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Conveyance or transfer is the act of passing property to the new owner. The attorney involved in the transfer will draft a deed which conveys the real property. The deed contains the identity of the buyer (grantee), the seller (grantor), and a legal description of the land. The deed must be signed by the parties involved.

Attorneys commonly draft a warranty deed to transfer the property. A warranty deed conveys property and promises to the buyer the seller holds a good and transferable title to the property. A general warranty deed often grantees the most protection because the grantor promises to warrant the title conveyed against any and all claims. A special warranty deed warrants the grantee received title to the property and that the grantor has not acted in a manner to affect the title. The special warranty deed provides lesser protection because it only warrants the grantors actions.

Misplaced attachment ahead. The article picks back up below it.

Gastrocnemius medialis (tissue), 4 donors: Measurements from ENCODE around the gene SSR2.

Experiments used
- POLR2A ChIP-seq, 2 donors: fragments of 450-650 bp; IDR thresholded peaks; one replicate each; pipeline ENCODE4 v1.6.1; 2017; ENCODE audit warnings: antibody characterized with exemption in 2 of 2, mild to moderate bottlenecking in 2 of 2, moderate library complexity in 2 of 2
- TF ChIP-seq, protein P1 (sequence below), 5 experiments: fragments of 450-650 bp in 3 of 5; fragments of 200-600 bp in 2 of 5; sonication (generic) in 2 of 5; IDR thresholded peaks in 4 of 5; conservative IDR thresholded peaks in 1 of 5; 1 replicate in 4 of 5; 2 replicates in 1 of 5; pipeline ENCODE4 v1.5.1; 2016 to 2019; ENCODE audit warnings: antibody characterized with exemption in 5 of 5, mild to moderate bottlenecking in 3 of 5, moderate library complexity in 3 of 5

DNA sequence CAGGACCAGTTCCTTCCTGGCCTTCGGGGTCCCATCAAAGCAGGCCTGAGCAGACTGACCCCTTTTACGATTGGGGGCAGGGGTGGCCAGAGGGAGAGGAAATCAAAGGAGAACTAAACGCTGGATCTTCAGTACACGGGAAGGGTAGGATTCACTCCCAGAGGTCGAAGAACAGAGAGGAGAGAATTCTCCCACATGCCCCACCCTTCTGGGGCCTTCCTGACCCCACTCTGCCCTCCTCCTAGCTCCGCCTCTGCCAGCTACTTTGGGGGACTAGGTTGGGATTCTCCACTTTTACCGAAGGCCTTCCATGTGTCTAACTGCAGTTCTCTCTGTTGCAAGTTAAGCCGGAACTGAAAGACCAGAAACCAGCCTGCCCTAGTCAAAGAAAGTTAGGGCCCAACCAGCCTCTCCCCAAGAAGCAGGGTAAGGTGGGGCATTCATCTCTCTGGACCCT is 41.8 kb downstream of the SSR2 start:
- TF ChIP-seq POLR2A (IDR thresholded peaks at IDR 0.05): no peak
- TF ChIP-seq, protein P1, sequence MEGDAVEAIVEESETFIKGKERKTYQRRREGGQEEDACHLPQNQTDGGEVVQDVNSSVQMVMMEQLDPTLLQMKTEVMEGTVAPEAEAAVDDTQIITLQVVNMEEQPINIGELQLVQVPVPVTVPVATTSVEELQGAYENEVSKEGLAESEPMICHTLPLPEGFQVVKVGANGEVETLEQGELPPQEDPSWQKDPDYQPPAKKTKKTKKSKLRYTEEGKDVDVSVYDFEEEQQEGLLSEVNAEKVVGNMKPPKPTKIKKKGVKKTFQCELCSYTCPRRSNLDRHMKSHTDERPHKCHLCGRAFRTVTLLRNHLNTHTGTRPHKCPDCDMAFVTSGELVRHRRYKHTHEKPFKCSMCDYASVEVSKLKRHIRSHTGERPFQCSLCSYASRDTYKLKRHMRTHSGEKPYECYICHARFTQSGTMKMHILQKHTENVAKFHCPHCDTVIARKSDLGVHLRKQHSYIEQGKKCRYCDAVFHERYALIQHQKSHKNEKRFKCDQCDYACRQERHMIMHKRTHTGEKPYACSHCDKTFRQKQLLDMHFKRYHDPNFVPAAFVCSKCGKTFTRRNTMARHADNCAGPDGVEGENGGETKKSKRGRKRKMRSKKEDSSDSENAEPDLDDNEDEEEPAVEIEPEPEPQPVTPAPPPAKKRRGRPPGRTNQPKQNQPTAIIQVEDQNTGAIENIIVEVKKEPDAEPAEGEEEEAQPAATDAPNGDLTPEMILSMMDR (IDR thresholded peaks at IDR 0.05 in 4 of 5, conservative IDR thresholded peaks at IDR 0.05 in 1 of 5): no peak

Another type of deed used is a quitclaim deed. A quitclaim deed transfers any ownership interest the buyer may have. However, a quitclaim deed does not warrant, or promise, the buyer holds clear and transferable title. One should be cautious when claiming ownership through a quitclaim deed. If you are obtaining property through a quitclaim deed, you should consult an attorney and look into the chain of title.

In the deed, the seller will transfer title to the buyer. When passing to two or more people, the deed will pass a joint tenancy or tenancy in common. Deeds will use joint tenancy when the buyers wish to give their interest upon death to the surviving joint tenants. Joint tenancy is most commonly used among husband and wife. Tenancy in common is also used when there are two or more buyers. The main difference is tenancy in common does not have a right of survivorship. This means all owners hold an equal part of the property. When a tenant dies, their interest passes to their heirs or the person identified in their will.

To finalize the conveyance, you must record the deed in the county where the property is located. Conceptually, recording puts the world on notice of who owns the property. Recording is important because an owner’s interest is not fully protected until the deed is recorded.

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